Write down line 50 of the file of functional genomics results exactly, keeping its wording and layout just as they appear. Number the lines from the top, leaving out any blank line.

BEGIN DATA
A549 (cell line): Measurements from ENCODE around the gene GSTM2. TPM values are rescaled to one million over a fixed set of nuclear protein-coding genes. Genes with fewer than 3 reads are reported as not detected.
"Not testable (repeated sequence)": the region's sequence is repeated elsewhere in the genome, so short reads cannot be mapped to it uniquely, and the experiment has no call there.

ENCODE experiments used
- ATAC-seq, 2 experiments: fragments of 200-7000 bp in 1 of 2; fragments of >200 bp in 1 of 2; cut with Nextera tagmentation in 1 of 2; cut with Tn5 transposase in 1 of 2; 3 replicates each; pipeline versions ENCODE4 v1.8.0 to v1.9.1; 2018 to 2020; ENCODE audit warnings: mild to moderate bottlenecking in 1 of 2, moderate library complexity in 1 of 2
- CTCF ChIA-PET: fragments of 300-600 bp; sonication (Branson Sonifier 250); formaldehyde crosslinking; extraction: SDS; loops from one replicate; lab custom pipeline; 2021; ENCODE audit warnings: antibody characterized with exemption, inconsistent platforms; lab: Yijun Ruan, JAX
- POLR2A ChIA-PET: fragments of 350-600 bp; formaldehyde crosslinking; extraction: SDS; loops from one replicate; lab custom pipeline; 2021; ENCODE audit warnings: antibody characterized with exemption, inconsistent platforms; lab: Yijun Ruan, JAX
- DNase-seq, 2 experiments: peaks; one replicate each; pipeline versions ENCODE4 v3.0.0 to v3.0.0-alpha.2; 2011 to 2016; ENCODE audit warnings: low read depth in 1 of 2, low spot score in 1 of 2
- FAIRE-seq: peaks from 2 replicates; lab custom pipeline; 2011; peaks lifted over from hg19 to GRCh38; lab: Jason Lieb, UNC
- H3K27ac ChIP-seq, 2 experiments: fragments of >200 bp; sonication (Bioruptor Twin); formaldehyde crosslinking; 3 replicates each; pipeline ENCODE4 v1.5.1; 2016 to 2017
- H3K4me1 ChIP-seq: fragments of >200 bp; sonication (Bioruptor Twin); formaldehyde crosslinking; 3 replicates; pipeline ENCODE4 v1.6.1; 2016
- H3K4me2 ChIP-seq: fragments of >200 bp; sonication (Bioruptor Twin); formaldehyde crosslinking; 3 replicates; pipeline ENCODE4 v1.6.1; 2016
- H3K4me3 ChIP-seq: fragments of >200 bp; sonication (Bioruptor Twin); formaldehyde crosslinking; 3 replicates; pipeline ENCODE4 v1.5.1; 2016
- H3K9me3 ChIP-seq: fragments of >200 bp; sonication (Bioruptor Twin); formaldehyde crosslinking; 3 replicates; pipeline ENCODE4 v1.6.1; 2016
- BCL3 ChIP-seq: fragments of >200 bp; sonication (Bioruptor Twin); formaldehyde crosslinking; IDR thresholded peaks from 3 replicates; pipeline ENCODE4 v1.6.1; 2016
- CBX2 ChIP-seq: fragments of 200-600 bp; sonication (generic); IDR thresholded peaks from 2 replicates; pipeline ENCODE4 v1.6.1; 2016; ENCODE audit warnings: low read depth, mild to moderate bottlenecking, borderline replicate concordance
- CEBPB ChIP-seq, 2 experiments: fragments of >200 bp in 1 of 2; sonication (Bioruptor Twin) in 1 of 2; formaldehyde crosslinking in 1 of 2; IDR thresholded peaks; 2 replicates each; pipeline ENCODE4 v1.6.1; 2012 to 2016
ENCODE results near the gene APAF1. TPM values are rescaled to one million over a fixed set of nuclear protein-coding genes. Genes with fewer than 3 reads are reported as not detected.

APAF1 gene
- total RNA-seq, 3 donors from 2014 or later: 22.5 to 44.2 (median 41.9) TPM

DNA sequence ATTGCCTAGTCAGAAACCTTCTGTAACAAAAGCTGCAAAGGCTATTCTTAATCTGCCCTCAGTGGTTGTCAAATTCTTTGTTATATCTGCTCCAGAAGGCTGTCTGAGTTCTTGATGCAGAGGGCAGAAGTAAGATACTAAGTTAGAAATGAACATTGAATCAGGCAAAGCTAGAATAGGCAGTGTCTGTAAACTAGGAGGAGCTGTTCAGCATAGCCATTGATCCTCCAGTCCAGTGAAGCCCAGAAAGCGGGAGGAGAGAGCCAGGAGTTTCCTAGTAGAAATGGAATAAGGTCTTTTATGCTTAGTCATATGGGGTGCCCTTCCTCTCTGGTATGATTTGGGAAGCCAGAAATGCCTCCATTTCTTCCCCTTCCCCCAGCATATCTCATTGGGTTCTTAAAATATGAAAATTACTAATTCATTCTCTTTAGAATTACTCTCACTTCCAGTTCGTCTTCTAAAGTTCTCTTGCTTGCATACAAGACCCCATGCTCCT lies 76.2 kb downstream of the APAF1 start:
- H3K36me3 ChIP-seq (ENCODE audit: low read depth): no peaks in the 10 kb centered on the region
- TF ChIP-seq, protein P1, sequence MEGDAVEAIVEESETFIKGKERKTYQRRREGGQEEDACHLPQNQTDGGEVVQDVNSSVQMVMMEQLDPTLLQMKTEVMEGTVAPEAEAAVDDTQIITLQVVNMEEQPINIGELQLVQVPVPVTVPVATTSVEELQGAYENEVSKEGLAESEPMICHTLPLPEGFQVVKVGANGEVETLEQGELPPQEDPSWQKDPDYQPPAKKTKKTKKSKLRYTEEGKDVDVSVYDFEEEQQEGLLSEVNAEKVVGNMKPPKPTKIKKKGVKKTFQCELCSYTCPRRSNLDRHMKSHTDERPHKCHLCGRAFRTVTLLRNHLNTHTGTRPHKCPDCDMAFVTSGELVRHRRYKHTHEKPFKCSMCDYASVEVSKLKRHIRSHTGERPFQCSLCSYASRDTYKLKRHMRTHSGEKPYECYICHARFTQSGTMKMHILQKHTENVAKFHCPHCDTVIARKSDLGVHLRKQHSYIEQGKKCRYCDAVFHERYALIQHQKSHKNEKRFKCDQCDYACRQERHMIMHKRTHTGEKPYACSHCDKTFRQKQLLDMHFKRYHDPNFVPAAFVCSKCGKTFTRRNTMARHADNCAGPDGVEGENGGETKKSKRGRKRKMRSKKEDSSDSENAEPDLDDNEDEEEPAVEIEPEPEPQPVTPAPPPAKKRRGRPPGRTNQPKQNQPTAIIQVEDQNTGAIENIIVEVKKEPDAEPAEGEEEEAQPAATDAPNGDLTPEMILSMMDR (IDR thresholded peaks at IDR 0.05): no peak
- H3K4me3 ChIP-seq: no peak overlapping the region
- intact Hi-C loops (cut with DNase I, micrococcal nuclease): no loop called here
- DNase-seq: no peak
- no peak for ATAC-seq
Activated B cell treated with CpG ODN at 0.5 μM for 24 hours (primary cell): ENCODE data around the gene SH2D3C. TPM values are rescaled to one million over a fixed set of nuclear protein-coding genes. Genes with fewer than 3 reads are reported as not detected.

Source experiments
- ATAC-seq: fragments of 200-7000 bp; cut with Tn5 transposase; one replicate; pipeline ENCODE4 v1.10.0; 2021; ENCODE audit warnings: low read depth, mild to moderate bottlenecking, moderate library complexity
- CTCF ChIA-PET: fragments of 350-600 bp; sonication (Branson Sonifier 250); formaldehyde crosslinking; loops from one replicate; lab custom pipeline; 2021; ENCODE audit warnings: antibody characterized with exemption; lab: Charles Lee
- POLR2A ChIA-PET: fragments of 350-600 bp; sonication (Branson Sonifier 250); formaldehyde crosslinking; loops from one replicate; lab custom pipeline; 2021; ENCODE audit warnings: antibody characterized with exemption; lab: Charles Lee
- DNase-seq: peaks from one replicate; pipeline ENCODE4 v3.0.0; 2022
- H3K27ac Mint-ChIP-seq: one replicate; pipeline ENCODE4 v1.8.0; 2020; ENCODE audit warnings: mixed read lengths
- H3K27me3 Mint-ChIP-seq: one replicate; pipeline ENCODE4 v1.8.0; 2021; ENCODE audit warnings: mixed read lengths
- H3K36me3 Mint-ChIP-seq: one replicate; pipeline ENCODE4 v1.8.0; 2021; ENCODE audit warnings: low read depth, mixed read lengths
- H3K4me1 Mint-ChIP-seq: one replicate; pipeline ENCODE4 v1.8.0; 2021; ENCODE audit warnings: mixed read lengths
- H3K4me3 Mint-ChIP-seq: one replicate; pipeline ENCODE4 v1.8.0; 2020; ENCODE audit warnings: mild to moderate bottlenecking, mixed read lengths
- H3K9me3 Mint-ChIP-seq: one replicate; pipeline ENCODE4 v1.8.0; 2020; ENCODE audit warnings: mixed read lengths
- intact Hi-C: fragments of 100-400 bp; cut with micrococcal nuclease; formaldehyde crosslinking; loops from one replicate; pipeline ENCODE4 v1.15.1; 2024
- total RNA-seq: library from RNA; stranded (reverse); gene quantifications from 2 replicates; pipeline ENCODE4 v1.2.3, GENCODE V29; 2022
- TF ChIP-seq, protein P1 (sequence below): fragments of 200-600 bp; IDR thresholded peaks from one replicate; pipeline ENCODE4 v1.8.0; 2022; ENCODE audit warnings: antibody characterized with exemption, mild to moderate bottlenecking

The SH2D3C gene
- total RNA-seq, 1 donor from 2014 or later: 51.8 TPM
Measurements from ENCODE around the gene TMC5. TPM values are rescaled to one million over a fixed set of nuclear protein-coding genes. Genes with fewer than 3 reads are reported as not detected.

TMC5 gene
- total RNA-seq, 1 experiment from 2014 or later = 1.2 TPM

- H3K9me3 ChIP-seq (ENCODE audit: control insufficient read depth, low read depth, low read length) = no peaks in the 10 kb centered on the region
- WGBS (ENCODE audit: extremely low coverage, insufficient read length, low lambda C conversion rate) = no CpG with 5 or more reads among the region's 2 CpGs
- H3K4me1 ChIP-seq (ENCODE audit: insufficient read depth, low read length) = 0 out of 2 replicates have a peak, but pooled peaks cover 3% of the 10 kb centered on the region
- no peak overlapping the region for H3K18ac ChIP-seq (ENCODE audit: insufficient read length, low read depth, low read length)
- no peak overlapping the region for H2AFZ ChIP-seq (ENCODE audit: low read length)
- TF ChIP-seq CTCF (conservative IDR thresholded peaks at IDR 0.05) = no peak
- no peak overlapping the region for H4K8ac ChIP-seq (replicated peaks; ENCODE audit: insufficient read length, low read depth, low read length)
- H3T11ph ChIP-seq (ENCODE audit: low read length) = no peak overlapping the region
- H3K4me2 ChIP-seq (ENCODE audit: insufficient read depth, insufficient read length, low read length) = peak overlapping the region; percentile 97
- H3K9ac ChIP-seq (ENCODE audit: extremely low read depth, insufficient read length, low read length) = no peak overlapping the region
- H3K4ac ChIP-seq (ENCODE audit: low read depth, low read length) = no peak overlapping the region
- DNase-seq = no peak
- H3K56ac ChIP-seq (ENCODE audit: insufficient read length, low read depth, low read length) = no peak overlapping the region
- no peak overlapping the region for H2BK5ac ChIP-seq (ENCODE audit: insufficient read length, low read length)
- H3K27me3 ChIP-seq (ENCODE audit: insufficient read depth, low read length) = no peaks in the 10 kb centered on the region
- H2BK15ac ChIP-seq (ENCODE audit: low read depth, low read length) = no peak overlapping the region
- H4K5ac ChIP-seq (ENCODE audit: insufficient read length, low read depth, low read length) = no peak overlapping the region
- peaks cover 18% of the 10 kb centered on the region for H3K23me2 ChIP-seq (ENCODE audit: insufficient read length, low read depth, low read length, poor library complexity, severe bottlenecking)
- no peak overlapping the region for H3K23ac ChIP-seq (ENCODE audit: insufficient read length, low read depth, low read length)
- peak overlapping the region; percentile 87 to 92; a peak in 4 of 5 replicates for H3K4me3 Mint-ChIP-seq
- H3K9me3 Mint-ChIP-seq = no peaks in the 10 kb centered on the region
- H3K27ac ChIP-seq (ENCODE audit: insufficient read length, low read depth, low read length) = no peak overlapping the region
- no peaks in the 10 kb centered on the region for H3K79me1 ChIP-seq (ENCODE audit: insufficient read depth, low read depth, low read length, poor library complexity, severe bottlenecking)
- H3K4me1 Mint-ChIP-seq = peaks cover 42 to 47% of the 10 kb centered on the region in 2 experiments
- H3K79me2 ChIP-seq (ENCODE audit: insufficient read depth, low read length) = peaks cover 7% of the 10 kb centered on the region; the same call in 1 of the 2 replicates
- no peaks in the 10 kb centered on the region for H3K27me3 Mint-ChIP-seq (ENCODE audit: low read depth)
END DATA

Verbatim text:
- no peak overlapping the region for H3K18ac ChIP-seq (ENCODE audit: insufficient read length, low read depth, low read length)